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Review: Breitling Top Time

If you ever happen to be in Monaco and you’re looking for somewhere to eat, check out a little place just past the Casino called “Tip Top”. It’s surprisingly cheap, the food is surprisingly nice, and compared to everything else around it, it’s a welcome breath of fresh, affordable air. Must be something in the name, then, or names like it, because this limited edition Top Time from Breitling shares many of the same traits. So, pull up a chair, tuck the tablecloth into your collar and grab a fork, because we’re tucking in.


Breitling and chronographs go together like cheese on a pizza—one of Tip Top’s specialities, as it happens. With every watchmaker competing in the wake of the industrial revolution to capture their niche, Breitling quickly found its own in the science of timing things. Patek Philippe was all about complication, Omega all about design and precision—for Breitling it was the chronograph.

And they did a roaring trade through the 1800s and into the 20th century. That is, until the kids got too cool for chronographs. That’s not even a joke. Willy Breitling, founder Léon Breitling’s grandson and owner of Breitling from 1935 to 1978, noted that the youth of the day were turning their noses up at precision timekeepers. Sound familiar?

You can hardly blame them. The chronographs of the 40s and 50s were pretty boring. Small, dull, the kinds of things their uncool parents would have worn, it was clear that the chronograph was no longer “it”. Breitling used to be “it”, but then, to quote Abe Simpson, “they changed what ‘it’ was.” Willy, keen not to lose sight of his business, needed a plan. Omega had their plan, the Speedmaster; Rolex had theirs, the Cosmograph. For Breitling, something needed to happen that was simple, affordable and a breath of fresh air: that something was the Top Time.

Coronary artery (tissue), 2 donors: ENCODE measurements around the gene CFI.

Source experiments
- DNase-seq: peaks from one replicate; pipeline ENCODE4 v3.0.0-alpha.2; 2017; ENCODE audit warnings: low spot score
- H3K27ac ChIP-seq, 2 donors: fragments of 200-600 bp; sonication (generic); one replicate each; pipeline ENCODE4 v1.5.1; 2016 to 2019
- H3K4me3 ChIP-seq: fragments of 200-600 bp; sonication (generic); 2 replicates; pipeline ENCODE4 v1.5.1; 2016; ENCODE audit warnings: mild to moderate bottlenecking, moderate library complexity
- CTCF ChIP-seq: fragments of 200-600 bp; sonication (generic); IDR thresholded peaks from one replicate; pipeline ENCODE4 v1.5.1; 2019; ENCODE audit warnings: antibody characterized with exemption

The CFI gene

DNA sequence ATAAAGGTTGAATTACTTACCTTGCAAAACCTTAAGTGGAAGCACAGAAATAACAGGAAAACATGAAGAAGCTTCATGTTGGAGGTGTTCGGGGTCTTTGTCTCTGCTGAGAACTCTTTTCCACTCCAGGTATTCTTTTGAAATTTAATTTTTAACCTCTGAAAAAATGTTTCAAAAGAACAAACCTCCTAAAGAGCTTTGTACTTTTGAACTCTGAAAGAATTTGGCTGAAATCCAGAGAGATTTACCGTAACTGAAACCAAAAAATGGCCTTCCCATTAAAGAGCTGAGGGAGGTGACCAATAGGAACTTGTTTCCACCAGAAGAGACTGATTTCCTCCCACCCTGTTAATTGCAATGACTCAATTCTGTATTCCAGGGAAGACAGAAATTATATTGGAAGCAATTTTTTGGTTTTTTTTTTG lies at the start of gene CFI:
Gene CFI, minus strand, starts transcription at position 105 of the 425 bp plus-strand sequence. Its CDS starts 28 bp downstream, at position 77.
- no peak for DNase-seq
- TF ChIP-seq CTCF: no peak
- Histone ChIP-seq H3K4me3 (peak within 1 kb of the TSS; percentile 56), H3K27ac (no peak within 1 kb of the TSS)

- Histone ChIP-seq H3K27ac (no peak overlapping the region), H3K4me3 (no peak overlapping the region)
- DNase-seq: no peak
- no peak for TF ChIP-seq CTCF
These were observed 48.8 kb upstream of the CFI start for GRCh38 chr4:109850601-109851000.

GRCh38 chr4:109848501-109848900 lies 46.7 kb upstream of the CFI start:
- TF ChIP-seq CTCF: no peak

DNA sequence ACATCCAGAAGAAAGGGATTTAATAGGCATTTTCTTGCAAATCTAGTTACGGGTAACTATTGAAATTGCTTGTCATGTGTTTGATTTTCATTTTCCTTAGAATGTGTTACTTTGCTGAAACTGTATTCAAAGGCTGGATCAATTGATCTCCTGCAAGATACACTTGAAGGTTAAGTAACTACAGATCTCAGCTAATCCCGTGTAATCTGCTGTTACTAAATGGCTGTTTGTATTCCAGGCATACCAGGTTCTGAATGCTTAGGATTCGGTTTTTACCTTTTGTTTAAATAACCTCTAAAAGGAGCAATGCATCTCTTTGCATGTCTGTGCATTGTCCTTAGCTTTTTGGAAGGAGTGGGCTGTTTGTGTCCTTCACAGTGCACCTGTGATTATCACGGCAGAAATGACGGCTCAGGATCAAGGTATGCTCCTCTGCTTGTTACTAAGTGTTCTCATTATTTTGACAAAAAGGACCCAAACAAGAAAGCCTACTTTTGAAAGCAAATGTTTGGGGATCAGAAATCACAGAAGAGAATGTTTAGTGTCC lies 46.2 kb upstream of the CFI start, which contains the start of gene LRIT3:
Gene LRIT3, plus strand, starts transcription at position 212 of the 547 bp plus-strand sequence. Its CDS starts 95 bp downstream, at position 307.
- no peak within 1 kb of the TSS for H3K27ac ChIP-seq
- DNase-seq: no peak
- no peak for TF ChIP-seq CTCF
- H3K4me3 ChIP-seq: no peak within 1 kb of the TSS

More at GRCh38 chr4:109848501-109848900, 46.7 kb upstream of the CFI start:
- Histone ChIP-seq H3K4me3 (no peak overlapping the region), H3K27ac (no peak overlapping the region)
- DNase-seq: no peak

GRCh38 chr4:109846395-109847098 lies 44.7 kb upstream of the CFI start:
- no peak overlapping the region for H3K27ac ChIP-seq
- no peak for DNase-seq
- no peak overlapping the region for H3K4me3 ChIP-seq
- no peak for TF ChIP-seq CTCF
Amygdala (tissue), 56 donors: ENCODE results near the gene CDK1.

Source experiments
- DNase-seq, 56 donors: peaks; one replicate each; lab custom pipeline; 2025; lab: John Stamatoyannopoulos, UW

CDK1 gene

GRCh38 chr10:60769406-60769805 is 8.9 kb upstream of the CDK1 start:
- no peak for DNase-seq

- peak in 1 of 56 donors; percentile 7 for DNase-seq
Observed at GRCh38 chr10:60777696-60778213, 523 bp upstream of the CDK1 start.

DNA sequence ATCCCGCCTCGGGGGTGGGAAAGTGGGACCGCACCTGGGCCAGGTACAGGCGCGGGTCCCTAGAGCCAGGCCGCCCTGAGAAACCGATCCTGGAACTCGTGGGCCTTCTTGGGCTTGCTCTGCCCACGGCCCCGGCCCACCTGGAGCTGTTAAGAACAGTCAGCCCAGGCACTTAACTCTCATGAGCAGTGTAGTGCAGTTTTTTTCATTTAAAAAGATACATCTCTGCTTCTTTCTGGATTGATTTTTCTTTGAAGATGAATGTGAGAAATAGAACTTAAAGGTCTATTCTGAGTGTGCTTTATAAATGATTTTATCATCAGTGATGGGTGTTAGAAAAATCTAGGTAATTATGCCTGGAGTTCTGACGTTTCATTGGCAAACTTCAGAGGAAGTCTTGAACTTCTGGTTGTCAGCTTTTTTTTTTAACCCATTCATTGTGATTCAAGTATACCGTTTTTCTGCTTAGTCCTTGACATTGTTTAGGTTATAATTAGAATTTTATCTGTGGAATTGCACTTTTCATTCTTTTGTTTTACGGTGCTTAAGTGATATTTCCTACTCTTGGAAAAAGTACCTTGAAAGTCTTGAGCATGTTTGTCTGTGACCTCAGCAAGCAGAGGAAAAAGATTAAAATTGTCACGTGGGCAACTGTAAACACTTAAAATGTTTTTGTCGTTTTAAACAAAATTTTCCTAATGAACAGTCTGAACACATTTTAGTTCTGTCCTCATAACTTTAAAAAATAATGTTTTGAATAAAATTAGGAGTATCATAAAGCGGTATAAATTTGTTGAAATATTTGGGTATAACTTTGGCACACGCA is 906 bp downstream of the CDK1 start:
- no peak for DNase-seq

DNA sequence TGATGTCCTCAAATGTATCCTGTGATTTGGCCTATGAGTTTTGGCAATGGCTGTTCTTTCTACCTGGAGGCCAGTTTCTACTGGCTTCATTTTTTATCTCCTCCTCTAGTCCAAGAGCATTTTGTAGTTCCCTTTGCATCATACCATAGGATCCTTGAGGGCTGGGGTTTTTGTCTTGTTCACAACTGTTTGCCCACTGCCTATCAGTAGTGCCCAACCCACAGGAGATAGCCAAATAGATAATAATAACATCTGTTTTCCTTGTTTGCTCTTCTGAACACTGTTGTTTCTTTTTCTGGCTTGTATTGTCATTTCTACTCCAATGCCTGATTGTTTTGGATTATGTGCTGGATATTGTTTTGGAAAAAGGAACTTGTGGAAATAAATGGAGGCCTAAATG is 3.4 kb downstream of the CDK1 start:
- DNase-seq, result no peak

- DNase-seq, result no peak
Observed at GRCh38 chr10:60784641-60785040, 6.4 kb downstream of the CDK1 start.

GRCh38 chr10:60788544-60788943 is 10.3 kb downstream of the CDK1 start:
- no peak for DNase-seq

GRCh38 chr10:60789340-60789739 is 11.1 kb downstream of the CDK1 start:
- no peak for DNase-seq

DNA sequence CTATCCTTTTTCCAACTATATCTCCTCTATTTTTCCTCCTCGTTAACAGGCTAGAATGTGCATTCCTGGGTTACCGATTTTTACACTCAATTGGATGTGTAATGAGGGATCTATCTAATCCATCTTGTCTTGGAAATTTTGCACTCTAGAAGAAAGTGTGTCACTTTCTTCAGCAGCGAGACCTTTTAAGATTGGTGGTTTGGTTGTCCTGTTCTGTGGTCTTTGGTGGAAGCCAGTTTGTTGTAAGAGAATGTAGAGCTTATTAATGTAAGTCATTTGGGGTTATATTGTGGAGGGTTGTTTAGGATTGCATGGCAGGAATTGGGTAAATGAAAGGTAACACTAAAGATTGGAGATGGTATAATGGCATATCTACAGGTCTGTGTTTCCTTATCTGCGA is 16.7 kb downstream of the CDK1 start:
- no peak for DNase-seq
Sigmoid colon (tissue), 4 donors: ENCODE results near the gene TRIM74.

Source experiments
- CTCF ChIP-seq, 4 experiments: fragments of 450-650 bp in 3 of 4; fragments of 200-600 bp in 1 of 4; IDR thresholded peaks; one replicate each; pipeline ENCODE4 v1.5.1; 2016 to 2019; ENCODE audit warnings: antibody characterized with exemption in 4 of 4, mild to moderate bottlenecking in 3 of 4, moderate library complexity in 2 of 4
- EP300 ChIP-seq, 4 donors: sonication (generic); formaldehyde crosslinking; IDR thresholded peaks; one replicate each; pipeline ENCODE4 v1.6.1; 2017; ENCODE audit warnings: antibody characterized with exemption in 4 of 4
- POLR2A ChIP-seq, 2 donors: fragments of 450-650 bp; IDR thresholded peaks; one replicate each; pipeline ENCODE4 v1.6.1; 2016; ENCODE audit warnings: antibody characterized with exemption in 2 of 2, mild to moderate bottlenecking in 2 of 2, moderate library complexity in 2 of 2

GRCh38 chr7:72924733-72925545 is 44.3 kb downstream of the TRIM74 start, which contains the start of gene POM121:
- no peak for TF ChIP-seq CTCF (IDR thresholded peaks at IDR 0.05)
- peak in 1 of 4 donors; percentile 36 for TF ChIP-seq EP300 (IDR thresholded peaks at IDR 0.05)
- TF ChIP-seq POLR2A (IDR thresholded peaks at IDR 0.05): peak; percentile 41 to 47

The 60s really were a tough time for chronographs not called Speedmaster. Steel divers and simple, date-only watches were all the rage thanks to their clean, no-nonsense looks. The old chronographs were fussy and fiddly and were harshing the vibes of the grumbling youth. The newer ones didn’t fare too much better in some cases; Rolex could barely sell the Cosmograph. It all came to a crumbling climax with the automatic version of the chronograph of 1969, a monumental achievement that quickly fell into the shadow of what was to be the beginning of the end—a tiny little crystal made of quartz.

But that was still a decade away. Breitling was sure it understood the younger generation, and the Top Time was that understanding personified into a watch. Gone were numbers so small binoculars were needed to read them, gone was the calculator bezel—yawn, sounds like homework—and in were big, simple shapes, bright colours and a whole lotta fun. Breitling even managed to get sexy man-bear Sean Connery to wear one in Thunderball. Starting at just $93, Breitling opened the floodgates, sat back and waited for the cash to roll in.


Of course, the money never did roll in because in 1978, Breitling closed its doors. Then in 1979 Willy died. And then, with no family willing to take the business on, Breitling was sold. Imagine that, the family business of several generations failing in your hands the year before you die. That’s enough to make anyone feel rotten.